The evaluation of both nutrient and non-nutrient resource interactions provides information needed to sustainably manage agroforestry systems. Improved diagnosis of appropriate nutrient usage will help increase yields and also reduce financial and environmental costs. To achieve this, a management support system that allows for site-specific evaluation of nutrient-production imbalances is needed.
Scientists at the University of Toronto and the University of Saskatchewan have developed a conceptual framework to diagnosis nutrient and non-nutrient interactions in agroecosystems. This work was partially financed by the Natural Science and Engineering Research Council of Canada and The Norwegian Agency for Development Cooperation through the PANTIL program at SUA.
The scientists revisited vector analysis, a model used to see changes in yield and nutritional response in a single graph. The result is an outline for diagnosing these interactions. The complete results from this study can be found in the special issue on Agroforestry and Environmental Quality from the Journal of Environmental Quality.
The current model does not consider non-nutrient resource effects on growth, such as light conditions and soil moisture content. In this study, scientists analyzed data from field trials of cocoa and pigeon pea intercropping systems using vector analysis. They quantified nutrient and non-nutrient interactions, illustrating the application of this analysis for managing agroforestry systems.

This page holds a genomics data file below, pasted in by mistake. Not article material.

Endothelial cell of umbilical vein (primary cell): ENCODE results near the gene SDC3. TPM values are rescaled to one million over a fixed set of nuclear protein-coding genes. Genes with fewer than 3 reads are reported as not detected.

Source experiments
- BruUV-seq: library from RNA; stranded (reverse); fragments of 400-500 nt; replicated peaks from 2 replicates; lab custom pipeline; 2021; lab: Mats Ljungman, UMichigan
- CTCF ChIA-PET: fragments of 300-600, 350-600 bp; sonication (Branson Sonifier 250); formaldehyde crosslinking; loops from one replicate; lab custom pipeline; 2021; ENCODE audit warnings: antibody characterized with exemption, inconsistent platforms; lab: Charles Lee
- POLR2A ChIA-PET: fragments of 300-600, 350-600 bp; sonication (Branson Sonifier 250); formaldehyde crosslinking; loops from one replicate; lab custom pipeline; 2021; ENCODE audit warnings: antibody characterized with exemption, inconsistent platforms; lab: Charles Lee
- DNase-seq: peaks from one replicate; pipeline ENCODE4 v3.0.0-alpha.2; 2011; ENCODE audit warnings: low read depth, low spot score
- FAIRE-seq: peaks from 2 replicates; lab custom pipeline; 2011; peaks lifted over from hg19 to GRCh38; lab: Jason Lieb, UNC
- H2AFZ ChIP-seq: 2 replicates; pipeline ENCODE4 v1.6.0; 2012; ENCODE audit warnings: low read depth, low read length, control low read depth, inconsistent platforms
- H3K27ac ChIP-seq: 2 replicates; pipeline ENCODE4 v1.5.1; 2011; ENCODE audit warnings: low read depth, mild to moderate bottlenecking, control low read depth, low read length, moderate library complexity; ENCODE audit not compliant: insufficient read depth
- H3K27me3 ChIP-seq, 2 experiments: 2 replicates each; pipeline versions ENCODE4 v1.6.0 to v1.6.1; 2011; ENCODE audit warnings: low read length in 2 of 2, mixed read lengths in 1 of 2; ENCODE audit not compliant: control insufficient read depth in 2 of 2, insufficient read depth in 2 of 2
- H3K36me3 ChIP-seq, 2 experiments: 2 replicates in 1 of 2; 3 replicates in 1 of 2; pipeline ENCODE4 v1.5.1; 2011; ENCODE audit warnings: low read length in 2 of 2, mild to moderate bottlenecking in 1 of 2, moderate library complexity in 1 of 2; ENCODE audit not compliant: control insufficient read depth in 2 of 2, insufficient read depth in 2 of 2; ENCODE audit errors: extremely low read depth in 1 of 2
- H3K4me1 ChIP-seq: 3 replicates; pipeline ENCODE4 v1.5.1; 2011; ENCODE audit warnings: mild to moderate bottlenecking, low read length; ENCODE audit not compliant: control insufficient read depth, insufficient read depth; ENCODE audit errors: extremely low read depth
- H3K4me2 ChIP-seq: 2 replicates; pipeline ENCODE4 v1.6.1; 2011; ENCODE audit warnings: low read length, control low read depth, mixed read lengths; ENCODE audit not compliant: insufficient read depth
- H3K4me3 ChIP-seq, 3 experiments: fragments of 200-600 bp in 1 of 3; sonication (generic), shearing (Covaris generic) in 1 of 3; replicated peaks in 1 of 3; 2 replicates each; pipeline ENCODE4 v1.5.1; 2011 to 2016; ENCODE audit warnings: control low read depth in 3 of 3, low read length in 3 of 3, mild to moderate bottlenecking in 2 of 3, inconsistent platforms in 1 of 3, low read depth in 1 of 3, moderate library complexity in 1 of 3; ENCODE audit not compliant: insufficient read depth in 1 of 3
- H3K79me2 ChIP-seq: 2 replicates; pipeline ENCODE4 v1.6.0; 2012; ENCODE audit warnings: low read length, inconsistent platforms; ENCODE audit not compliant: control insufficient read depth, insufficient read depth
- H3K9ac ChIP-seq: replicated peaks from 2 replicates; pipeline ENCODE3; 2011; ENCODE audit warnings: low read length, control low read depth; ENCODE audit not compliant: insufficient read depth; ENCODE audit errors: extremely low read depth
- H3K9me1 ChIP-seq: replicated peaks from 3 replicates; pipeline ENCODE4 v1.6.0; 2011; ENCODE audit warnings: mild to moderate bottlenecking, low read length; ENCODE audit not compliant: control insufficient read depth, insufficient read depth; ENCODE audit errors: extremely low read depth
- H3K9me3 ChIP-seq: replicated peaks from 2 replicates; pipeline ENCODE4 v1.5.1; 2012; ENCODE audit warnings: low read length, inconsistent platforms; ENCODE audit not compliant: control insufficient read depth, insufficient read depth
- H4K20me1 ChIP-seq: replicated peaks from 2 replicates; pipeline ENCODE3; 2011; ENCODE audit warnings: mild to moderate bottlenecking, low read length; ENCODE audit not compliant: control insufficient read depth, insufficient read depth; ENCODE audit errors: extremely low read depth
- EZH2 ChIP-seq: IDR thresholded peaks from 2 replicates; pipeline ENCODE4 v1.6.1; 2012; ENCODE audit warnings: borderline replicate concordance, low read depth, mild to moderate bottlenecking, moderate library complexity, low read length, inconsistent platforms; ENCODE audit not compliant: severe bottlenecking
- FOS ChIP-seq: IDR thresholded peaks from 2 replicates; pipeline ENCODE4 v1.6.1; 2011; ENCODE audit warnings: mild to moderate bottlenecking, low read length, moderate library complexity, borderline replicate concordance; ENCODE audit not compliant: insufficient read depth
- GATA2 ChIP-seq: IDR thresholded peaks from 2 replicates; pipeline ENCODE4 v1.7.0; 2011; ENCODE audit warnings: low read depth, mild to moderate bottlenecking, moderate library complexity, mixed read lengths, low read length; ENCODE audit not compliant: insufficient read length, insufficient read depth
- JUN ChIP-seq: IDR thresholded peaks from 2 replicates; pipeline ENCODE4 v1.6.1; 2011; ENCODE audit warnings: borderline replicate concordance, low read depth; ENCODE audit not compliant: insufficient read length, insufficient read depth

Using their advanced model, scientists were able to increase the yields of both cocoa and pigeon pea rotated with maize. Additionally, phosphorus concentrations declined, reducing environmental impact. These improvements were attributed to better light conditions for the cocoa and alleviated soil moisture competition for the pigeon pea crop.
These results helped in the production of an agroforestry management system that considers both nutrient and non-nutrient interactions. This advancement allows for an accurate way to correct nutrient imbalances, and helps sustain productivity while reducing environmental risks.
Scientist Marney Isaac explains, "Linking crop performance to appropriate nutrient application, as well as quantifying existing nutrient cycles and interactions, will not only have the economic advantage of increasing yields but will also diminish financial and environmental costs."
Further research is currently being conducted at the University of Toronto and the University of Saskatchewan to gather data on nutrient and non-nutrient interactions in agroforestry/multispecies systems to advance diagnostic techniques.
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More information: www.soils.org/publications/jeq/articles/40/3/860